These trees are regularly known to be sturdier and stronger, making it an ideal foundation to have for your treehouse. While building your treehouse, you’ll want to ensure the tree trunk receives as little exposure to possible infections as you can. Hence, it’s never recommended to chop away any branches that are firmly attached to the tree’s trunk.

Instead, it may be a better idea to work around the tree while you’re setting up your treehouse. Do ensure to leave room for the tree’s growth while you’re building the treehouse and try to reduce contact from your structure to the tree. This includes reducing the touch from the treehouse’s beams or joints to the tree’s growing branches.

When you’re looking to tighten the treehouse to the tree, it’s always recommended to use a bolt instead of nails. This is as nails can often rust and cause possible infections on the tree. Using bolts will also reduce the number of holes you will have to drill into the tree, thus making it safer and better for the tree’s health in the long run.

Many expert builders would often recommend that you consult a professional arborist when you’re looking to build a treehouse. An arborist will help you plan how to build your treehouse for a safer, sturdier, and longer-lasting structure.

How to Attach a Treehouse to a Tree

Now that you know what happens to a treehouse as the tree grows, you may wonder how to attach a treehouse next. Aside from taking the necessary precautions as we’ve mentioned above, here are 3 methods that you could use to attach a treehouse to a tree.

Sitting a Treehouse on Sunken Posts

Occasionally, you’ll find parts in a tree that is akin to a sunken post. This makes for an ideal spot on the tree to build a treehouse as it would typically hold down your structure without having to strap or bolt your treehouse to the tree.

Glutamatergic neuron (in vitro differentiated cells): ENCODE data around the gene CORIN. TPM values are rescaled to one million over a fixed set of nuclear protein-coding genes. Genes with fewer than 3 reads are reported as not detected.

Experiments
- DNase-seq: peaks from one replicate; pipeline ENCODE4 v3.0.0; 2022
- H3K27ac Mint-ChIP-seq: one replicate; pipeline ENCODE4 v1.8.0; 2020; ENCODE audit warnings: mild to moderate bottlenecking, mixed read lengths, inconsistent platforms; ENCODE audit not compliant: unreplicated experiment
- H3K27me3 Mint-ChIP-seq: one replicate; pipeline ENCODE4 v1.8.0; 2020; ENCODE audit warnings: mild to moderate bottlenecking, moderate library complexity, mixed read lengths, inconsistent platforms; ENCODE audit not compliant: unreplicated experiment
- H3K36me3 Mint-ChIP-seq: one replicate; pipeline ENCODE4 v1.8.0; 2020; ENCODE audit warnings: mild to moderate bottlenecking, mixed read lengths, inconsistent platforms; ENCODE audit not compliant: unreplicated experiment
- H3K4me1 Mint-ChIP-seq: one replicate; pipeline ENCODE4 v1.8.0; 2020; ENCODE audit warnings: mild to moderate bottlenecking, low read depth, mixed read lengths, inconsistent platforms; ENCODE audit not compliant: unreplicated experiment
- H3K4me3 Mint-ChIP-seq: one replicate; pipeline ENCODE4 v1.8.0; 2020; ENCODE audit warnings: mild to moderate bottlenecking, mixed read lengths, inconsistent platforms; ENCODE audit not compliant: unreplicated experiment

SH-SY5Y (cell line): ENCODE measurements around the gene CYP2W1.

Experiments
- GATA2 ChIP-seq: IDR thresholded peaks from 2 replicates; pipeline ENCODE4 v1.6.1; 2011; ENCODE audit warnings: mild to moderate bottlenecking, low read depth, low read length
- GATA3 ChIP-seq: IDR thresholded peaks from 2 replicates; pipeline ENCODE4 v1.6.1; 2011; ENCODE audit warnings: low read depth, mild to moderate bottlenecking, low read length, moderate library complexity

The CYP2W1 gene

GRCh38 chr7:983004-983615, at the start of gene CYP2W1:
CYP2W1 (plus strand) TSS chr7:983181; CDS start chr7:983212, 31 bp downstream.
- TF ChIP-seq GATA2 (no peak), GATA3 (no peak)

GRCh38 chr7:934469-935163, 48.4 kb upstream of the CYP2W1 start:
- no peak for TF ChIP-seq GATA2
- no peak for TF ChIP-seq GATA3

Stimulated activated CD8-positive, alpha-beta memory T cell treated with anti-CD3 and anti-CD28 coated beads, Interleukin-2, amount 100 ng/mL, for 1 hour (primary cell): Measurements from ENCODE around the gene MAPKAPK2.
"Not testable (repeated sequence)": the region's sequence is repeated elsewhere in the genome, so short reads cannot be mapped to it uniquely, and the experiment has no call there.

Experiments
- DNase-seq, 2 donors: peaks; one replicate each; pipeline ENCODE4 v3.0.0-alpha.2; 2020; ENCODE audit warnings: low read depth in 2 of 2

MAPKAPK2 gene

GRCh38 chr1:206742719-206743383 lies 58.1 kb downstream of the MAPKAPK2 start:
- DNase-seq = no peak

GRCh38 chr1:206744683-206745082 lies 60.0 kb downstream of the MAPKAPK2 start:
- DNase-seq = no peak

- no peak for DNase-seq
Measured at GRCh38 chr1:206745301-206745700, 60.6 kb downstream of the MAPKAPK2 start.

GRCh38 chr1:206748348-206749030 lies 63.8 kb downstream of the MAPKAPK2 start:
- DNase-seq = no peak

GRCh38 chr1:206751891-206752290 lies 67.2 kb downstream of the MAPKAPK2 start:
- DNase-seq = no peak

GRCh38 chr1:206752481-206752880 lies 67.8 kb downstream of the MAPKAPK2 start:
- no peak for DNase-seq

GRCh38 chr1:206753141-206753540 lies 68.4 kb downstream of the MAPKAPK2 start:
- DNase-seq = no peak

Sitting a treehouse on these sunken posts is the most environmentally friendly way to attach a treehouse to a tree and may considerably be the healthiest method for the tree. For your safety, we’d recommend building the treehouse no higher than 10 feet off-ground. You may then build a rope or wooden ladder to help get you into the treehouse.

Bolting a Treehouse to a Tree

Bolting a treehouse is one of the most traditional methods of attaching it to the tree. This may also be the safest, as the treehouse is unlikely to come off loose during harsh weather conditions. Despite this, bolting a treehouse to a tree may be harmful to the tree if done wrongly.

If you want to bolt the treehouse to a tree, it’s recommended that you keep nails away from your project. Do keep a lookout for bolts that are made specifically for treehouses that are available at hardware stores as they can withstand the weight of a treehouse without damaging the tree while in use.

Suspending a Treehouse from the Branch

Finally, you may want to suspend a treehouse from the branch of a tree. While this method may make your treehouse look beautiful, it could be harmful to the tree as it is the most invasive method of attaching a treehouse to the tree.

Do note that you may be bound by weight restrictions by using this method to hold your treehouse up. This is as the branch or limb of the tree may not be able to withstand the weight of the treehouse structure, and when you have children in the hideout, this could make the treehouse too heavy for the branch to handle.